Articles tagged with: Apple

Apple job vacancy

Friday, 18 July 2014

On November 18, 2008 Apple added this job description to their website:

Video Editor Product Designer, Pro Apps

Apple’s Pro Apps Design Group is seeking a passionate video editor who understands the complexity of software product design. This person must possess a relentless attention to detail, a gifted eye for aesthetics and the ability to quickly grasp and distill highly complex matters.

The candidate will work closely with all designers, producers, engineers, and other editors to design the future of Pro Apps; high-visibility applications that are used daily by creative professionals working in post-production (examples include Final Cut Pro, Motion and Soundtrack Pro).

The designer will be responsible for researching, designing and prototyping new user experiences and features, creating design mockups, producing visual assets and writing behavioral documentation (required for proper design implementation).

The candidate must be a natural collaborator who prefers being creative in a team environment, a passionate customer advocate and be capable of crafting and designing simple solutions to complex design problems.

Qualifications:
-Minimum 5 years of experience as a video editor, with sound design/production, motion graphics, photography, and videography skills.
-Experienced creating or designing innovative and visually stunning user experiences for software, games, DVDs, video, or the web.
-Degree in film production, interaction design, human factors and/or visual design (or equivalent).
-An outstanding body of work demonstrated as a reel (film, TV, web examples) or design portfolio demonstrating the successful delivery of innovative video, motion graphics, and/or design.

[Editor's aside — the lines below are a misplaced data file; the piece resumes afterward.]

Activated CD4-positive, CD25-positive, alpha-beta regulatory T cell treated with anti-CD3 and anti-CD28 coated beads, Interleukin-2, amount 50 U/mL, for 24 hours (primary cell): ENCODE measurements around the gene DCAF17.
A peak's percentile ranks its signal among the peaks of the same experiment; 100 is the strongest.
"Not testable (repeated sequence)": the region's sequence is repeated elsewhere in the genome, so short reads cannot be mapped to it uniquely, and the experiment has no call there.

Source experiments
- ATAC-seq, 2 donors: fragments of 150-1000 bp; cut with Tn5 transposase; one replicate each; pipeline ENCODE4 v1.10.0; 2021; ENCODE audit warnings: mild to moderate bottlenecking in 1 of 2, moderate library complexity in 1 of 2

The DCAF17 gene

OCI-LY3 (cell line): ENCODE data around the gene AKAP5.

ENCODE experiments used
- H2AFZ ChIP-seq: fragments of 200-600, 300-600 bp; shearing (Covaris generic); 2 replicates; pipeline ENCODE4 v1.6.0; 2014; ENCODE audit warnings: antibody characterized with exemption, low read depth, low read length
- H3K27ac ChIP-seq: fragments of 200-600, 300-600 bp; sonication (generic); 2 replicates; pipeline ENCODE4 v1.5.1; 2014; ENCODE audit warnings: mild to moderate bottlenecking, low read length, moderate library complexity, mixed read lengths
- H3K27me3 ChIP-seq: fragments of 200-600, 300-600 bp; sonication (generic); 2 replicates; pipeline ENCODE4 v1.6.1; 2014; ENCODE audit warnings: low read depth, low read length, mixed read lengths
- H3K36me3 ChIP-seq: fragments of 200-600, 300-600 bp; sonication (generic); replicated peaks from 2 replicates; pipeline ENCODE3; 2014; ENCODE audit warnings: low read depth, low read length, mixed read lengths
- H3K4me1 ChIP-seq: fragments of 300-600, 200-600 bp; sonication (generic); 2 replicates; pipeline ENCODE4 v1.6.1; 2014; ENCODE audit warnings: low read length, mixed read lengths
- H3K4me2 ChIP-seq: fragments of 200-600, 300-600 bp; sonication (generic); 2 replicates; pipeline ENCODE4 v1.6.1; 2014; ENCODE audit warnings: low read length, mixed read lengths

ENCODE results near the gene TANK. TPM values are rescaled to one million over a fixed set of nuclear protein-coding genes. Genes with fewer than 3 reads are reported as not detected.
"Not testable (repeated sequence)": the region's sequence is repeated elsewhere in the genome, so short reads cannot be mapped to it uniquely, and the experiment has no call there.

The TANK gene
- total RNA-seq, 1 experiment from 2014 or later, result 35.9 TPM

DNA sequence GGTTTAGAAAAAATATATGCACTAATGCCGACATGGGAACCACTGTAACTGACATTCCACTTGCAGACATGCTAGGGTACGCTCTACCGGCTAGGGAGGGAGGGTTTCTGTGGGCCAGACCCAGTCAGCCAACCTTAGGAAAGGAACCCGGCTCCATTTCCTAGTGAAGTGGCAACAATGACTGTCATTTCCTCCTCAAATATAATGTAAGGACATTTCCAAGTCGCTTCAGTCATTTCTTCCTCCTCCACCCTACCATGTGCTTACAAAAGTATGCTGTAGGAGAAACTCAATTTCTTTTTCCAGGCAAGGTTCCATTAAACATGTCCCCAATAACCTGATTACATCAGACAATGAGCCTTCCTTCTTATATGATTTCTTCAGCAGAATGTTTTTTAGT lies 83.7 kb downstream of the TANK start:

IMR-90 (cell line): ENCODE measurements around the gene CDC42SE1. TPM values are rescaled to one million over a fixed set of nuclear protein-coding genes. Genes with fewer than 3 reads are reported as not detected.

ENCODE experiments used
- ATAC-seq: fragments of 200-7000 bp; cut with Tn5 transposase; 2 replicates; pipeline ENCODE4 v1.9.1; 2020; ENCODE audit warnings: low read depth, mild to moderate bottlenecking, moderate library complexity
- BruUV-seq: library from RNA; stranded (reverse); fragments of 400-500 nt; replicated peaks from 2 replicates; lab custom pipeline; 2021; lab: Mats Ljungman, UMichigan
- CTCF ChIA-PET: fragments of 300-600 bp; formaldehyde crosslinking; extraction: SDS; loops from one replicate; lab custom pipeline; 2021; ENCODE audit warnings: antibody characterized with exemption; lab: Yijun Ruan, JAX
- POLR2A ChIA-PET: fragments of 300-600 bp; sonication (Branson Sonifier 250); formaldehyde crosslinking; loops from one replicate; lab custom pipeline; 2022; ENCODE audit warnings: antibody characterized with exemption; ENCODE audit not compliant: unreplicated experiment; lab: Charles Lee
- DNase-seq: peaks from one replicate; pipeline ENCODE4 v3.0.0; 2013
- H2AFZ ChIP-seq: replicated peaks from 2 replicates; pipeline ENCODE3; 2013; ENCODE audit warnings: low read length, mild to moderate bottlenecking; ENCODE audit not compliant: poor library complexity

-Understanding of Apple’s human interface design language and the ability to translate it into future designs of Apple’s professional applications.
-Exceptional understanding of fundamental design disciplines (typography, composition, information architecture, color and animation) and principals (affordance, clustering, consistency, usability, etc.).
-The ideal candidate is not afraid of a blank white board or blank screen.

Software Skills:
-Expert-level knowledge of editing, motion graphics, and finishing suites like FCP, Avid, Smoke, Luster, etc.
-Highly versed in graphic design tools such as Photoshop, Illustrator, Omnigraffle, etc.
-Complete mastery of the Mac OS X platform.
-Advanced knowledge of interaction prototyping tools such as Flash, Director and/or AfterEffects is a big plus.

The position was unfilled six months later in June 2009.

On June 3, 2014, Apple added this job decription to their jobs website:

Video Applications Product Designer, Pro Apps

Apple’s Professional Apps Design group is seeking a Video Applications Product Designer who has deep knowledge of the video editing space and workflow with a variety of video tools.

The Video Applications Product Designer will play a key role in the future of video applications. From brainstorming through implementation, the Video Applications Product Designer will work with members of the Video Applications design team, engineering, marketing, and QA groups. We are looking for an imaginative, resourceful and enthusiastic designer to help us continue to make products that blend ease of use with powerful feature sets all with an unsurpassed attention to detail.

Qualifications:
-The ideal candidate will have a deep understanding of non-linear video editing, workflow, audio and video finishing. The candidate should understand a wide breath of video editing workflows that range from consumers to professional editors. The candidate should be detailed oriented and able to visually express ideas and thoughts in a variety of ways. The candidate will be able to translate their years of post production experience into designs that create features and applications that exemplify Apple's commitment to it's users.